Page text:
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Vitamin D levels unaffected in children with lactose intolerance, according to recent study

Posted on: November 4, 2013   by  Vitamin D Council


A new study shows lactose intolerance has no significant effect on stature or vitamin D status among children.

Lactose intolerance (LI) is characterized by the inability to digest and make use of dairy products. Dairy products contain a large source of calcium, which is important for bone growth and strength. Milk is also often fortified with vitamin D, because it is necessary to help absorb calcium in the gut.

Many studies have observed the effects of LI on calcium intake, levels and absorption, yet few have taken into account vitamin D levels among those with LI. For children, fortified milk provides some vitamin D. So in theory, if LI children are avoiding fortified milk, they might have low vitamin D levels.

In this new cross-sectional study, researchers compared vitamin D levels and overall stature between prepubertal children with LI and children without LI. In the study, 38 children with LI and 49 without LI enrolled.

Height was measured using mid-parental target height and blood samples were taken to determine vitamin D levels.

Researchers found no significant difference in serum vitamin D levels between children with LI and children without LI. Furthermore, they found no significant difference in height between LI children and the control group.

The researchers attributed this finding to the fact that sun exposure accounts for most vitamin D intake as opposed to food sources. Thus, if fortified milk contributes at all to vitamin D status in children, it is likely a small contribution.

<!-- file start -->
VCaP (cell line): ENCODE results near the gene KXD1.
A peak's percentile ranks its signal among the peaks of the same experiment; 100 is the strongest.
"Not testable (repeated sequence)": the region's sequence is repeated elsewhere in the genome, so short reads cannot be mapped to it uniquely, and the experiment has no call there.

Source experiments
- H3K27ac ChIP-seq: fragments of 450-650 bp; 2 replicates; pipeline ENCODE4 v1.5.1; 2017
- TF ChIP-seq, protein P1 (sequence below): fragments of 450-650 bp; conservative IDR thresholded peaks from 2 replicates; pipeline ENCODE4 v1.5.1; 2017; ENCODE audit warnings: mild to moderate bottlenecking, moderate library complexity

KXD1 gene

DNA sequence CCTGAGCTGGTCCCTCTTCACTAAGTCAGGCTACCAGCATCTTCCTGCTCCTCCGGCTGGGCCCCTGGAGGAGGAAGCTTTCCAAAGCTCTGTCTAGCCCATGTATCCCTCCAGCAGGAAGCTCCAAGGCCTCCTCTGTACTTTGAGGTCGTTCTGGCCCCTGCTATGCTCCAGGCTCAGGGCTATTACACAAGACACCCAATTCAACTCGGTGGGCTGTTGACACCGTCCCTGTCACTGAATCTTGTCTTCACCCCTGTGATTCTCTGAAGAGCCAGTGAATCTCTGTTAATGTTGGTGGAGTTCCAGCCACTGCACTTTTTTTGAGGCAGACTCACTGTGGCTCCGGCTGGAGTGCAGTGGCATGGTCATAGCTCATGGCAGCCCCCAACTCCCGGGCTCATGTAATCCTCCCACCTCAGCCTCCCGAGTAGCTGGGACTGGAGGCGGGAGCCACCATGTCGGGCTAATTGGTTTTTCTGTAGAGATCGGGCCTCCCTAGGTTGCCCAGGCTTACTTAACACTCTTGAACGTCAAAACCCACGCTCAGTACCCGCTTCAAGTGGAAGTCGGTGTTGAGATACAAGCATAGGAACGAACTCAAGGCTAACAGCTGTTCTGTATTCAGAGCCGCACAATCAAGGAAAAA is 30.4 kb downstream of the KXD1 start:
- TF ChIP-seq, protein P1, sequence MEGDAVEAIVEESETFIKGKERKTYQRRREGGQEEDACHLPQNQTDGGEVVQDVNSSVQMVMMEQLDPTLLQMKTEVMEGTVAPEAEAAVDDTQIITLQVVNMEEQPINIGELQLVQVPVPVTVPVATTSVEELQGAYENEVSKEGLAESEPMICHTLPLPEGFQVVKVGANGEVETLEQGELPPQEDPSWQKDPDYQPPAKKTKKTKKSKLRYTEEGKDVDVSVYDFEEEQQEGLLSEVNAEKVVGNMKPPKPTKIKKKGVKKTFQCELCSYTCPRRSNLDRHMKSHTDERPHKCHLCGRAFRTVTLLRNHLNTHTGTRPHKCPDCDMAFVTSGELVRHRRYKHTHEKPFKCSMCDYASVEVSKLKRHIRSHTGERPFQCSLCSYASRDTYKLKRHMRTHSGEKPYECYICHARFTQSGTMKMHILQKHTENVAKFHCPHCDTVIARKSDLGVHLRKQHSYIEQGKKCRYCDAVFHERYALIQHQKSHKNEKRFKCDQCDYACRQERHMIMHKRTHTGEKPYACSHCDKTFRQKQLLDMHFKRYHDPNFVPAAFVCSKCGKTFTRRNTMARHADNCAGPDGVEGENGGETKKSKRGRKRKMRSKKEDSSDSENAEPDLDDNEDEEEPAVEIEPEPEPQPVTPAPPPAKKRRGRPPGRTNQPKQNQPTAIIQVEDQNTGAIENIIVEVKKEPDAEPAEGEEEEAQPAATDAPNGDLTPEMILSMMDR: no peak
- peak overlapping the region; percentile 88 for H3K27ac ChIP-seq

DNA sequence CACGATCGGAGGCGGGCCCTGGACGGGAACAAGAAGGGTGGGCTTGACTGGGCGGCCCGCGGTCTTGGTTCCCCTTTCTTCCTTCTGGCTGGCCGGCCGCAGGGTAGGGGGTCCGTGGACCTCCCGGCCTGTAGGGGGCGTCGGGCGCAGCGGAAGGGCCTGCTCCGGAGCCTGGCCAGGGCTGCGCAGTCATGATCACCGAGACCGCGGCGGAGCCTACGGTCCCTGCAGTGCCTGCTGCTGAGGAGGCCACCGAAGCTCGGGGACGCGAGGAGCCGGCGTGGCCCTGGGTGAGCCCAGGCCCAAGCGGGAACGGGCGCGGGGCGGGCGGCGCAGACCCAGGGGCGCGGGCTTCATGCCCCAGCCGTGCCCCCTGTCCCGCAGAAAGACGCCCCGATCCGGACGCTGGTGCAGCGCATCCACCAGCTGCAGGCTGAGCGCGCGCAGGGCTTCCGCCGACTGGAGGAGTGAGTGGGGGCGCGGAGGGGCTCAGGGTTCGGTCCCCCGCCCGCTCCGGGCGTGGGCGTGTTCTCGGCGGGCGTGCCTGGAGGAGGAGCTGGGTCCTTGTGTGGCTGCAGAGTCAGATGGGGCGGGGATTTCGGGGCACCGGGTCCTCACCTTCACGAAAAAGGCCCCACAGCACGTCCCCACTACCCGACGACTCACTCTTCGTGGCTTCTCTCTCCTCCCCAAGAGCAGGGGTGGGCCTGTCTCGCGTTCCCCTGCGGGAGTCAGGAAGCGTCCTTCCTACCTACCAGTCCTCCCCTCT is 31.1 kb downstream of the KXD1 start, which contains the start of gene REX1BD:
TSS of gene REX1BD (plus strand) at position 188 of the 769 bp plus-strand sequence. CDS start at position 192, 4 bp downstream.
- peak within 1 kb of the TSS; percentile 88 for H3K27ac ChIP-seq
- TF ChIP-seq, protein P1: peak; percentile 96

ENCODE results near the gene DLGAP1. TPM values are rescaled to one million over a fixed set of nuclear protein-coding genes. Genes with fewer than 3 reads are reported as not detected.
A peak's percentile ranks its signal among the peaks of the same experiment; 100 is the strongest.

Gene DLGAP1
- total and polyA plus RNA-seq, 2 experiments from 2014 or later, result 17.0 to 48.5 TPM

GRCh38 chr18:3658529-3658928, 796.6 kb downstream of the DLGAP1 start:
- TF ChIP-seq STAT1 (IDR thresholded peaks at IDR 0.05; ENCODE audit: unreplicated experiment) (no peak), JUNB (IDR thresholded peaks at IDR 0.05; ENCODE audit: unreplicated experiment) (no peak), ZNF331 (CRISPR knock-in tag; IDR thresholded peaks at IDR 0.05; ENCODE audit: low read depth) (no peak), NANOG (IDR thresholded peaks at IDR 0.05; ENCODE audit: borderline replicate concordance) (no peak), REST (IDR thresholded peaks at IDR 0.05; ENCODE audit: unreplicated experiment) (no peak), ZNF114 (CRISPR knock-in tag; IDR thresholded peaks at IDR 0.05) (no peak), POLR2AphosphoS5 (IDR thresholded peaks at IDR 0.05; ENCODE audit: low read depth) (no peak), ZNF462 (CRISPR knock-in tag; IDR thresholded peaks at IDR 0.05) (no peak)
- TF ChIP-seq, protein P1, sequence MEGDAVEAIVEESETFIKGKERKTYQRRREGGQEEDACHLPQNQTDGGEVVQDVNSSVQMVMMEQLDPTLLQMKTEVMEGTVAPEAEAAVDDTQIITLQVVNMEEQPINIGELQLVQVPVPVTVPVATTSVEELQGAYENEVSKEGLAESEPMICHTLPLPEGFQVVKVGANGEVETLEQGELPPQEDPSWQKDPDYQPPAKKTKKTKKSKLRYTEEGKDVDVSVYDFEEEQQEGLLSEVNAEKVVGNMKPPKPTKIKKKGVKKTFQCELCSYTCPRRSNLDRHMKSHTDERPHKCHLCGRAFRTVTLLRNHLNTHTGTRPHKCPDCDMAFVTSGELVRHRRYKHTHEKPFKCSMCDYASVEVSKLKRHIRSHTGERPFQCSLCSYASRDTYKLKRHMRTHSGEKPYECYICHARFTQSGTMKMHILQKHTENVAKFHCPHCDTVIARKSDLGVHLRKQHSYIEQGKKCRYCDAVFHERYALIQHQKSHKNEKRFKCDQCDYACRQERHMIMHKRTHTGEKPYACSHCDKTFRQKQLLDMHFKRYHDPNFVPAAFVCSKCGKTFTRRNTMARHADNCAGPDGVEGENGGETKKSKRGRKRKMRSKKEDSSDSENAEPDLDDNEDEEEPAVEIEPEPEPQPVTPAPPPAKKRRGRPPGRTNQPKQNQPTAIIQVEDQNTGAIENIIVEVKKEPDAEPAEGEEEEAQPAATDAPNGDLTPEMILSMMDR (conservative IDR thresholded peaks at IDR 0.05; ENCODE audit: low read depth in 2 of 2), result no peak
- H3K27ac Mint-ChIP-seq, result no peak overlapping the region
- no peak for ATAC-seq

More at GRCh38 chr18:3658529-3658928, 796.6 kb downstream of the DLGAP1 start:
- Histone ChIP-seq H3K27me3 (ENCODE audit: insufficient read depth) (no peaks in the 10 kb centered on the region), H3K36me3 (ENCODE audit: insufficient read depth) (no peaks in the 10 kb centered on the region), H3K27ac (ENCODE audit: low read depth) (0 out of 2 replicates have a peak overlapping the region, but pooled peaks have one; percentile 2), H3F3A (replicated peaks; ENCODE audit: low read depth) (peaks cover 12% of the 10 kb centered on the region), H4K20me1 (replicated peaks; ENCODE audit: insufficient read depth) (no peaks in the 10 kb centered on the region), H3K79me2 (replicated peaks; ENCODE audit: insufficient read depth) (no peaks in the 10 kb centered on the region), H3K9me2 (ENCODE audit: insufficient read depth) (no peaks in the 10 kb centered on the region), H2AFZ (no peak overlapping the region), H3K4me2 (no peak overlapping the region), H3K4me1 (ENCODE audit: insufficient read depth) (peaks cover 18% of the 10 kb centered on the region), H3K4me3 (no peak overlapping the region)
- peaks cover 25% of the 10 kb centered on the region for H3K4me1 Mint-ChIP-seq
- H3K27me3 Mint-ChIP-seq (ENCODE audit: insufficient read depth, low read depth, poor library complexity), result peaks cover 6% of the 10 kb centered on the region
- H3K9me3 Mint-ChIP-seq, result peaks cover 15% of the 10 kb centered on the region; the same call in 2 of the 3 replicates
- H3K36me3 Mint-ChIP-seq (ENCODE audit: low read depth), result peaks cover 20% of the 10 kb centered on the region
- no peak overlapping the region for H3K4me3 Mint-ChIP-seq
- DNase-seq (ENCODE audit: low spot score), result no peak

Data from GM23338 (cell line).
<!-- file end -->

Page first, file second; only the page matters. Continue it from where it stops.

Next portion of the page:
A few limitations were cited in the study. The researchers stated that the cross-sectional design limits determination of causation on weight and vitamin D and stature. The study also sampled a small population size which may have attributed to the lack of significance. Additionally, the study didn’t measure dietary intake.

“We have shown that vitamin D deficiency is not a central feature of LI in prepubertal children,” the researchers stated. “Therefore, we concluded that LI does not have a significant effect on the overall stature or vitamin D status of affected children.”


Setty-Shah, N et. al. Lactose Intolerance Lack of Evidence for Short Stature or Vitamin D Deficiency in Prepubertal Children. PLOSOne, 2013.

3 Responses to Vitamin D levels unaffected in children with lactose intolerance, according to recent study

  1. Tom Weishaar

    Finding a significant difference with this number of participants can be interesting. But this study neither found a significant difference nor provided a power analysis to show they had enough subjects to find a significant difference if there was one. In other words, the study doesn’t advance what we know at all.

  2. Rita and Misty

    Hi Tom–At the risk of sounding facetious (and believe me, I am not), we do know that the majority of us are at least insufficient in vitamin D..and most likely deficient.

    But it is a complicated matter. I have recently become a fan of the food fortification idea. Yet perhaps food fortification wouldn’t solve the entire problem.

    And let’s remember that nature intended for us to receive sunshine…and now we live in a concrete jungle….

    Does oral supplementation take the place of sunlight? Probably not.

    Again, it is complicated…

  3. [email protected]

    Should be no surprise in the US (the study was done in the US)
    Milk (lactose) is not essential for US children to get some Vitamin D
    Virtually all US milk-substitute drinks are now voluntarily fortified with Vitamin D.
    Most of the lactose-free milk is fortified with Vitamin D
    Some of fruit juices for children are fortified with Vitamin D.

    That said, the vitamin D per child in the US is < 240 IU average
    See chart in tinyurl.com/amIdeficient

    The govt recommended bare minimum is 600 IU
    Many studies show great benefits when children get 1,000 to 2,000 IU daily

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